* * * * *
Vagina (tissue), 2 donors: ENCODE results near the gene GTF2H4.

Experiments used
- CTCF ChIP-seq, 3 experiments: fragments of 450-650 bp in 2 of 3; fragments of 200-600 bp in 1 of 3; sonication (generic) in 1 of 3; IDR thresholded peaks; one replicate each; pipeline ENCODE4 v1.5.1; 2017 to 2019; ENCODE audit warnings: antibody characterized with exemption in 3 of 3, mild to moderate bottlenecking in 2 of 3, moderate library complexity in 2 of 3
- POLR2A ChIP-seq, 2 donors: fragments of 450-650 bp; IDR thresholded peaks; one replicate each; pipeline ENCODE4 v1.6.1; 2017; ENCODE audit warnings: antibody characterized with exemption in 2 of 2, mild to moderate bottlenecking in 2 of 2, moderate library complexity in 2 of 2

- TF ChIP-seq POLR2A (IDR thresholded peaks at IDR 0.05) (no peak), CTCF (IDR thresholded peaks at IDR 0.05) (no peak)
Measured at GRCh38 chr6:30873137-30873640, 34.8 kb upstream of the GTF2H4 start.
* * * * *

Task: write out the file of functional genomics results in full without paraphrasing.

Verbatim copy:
Vagina (tissue), 2 donors: ENCODE results near the gene GTF2H4.

Experiments used
- CTCF ChIP-seq, 3 experiments: fragments of 450-650 bp in 2 of 3; fragments of 200-600 bp in 1 of 3; sonication (generic) in 1 of 3; IDR thresholded peaks; one replicate each; pipeline ENCODE4 v1.5.1; 2017 to 2019; ENCODE audit warnings: antibody characterized with exemption in 3 of 3, mild to moderate bottlenecking in 2 of 3, moderate library complexity in 2 of 3
- POLR2A ChIP-seq, 2 donors: fragments of 450-650 bp; IDR thresholded peaks; one replicate each; pipeline ENCODE4 v1.6.1; 2017; ENCODE audit warnings: antibody characterized with exemption in 2 of 2, mild to moderate bottlenecking in 2 of 2, moderate library complexity in 2 of 2

- TF ChIP-seq POLR2A (IDR thresholded peaks at IDR 0.05) (no peak), CTCF (IDR thresholded peaks at IDR 0.05) (no peak)
Measured at GRCh38 chr6:30873137-30873640, 34.8 kb upstream of the GTF2H4 start.